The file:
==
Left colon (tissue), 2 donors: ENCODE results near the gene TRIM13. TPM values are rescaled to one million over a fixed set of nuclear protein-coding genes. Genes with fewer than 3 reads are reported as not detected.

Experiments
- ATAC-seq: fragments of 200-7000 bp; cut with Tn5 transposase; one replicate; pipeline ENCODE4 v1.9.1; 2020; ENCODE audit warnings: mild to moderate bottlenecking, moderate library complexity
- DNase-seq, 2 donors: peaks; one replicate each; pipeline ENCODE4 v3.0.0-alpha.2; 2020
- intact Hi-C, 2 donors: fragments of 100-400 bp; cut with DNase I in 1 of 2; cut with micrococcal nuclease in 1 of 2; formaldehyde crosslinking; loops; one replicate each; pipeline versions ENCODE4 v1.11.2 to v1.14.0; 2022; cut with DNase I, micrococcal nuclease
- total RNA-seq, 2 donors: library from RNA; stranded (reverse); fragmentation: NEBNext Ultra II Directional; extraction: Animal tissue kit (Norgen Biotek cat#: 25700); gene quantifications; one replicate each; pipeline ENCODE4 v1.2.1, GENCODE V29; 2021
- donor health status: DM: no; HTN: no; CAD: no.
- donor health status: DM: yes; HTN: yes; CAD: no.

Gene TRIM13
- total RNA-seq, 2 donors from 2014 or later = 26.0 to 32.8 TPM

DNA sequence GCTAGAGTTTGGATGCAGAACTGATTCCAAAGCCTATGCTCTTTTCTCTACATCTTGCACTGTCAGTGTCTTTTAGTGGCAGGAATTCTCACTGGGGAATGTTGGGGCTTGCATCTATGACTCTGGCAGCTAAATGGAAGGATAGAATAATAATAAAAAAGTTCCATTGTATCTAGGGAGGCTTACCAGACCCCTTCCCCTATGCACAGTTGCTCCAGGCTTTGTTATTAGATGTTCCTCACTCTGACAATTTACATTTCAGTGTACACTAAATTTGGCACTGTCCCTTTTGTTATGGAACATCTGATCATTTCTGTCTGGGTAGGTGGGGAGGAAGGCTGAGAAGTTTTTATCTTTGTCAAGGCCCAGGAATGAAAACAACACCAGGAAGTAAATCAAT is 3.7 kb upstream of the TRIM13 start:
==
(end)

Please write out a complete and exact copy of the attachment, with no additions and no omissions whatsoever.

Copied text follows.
Left colon (tissue), 2 donors: ENCODE results near the gene TRIM13. TPM values are rescaled to one million over a fixed set of nuclear protein-coding genes. Genes with fewer than 3 reads are reported as not detected.

Experiments
- ATAC-seq: fragments of 200-7000 bp; cut with Tn5 transposase; one replicate; pipeline ENCODE4 v1.9.1; 2020; ENCODE audit warnings: mild to moderate bottlenecking, moderate library complexity
- DNase-seq, 2 donors: peaks; one replicate each; pipeline ENCODE4 v3.0.0-alpha.2; 2020
- intact Hi-C, 2 donors: fragments of 100-400 bp; cut with DNase I in 1 of 2; cut with micrococcal nuclease in 1 of 2; formaldehyde crosslinking; loops; one replicate each; pipeline versions ENCODE4 v1.11.2 to v1.14.0; 2022; cut with DNase I, micrococcal nuclease
- total RNA-seq, 2 donors: library from RNA; stranded (reverse); fragmentation: NEBNext Ultra II Directional; extraction: Animal tissue kit (Norgen Biotek cat#: 25700); gene quantifications; one replicate each; pipeline ENCODE4 v1.2.1, GENCODE V29; 2021
- donor health status: DM: no; HTN: no; CAD: no.
- donor health status: DM: yes; HTN: yes; CAD: no.

Gene TRIM13
- total RNA-seq, 2 donors from 2014 or later = 26.0 to 32.8 TPM

DNA sequence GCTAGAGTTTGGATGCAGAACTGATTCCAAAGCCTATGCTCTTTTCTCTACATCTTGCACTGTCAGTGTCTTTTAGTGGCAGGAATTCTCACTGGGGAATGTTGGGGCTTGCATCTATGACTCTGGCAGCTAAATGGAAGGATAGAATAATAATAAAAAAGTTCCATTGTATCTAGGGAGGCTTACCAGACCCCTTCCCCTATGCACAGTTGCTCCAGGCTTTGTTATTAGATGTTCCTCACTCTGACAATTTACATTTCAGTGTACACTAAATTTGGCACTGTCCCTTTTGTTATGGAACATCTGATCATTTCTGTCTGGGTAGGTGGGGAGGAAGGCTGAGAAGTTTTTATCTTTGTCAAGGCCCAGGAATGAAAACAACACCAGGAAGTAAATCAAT is 3.7 kb upstream of the TRIM13 start: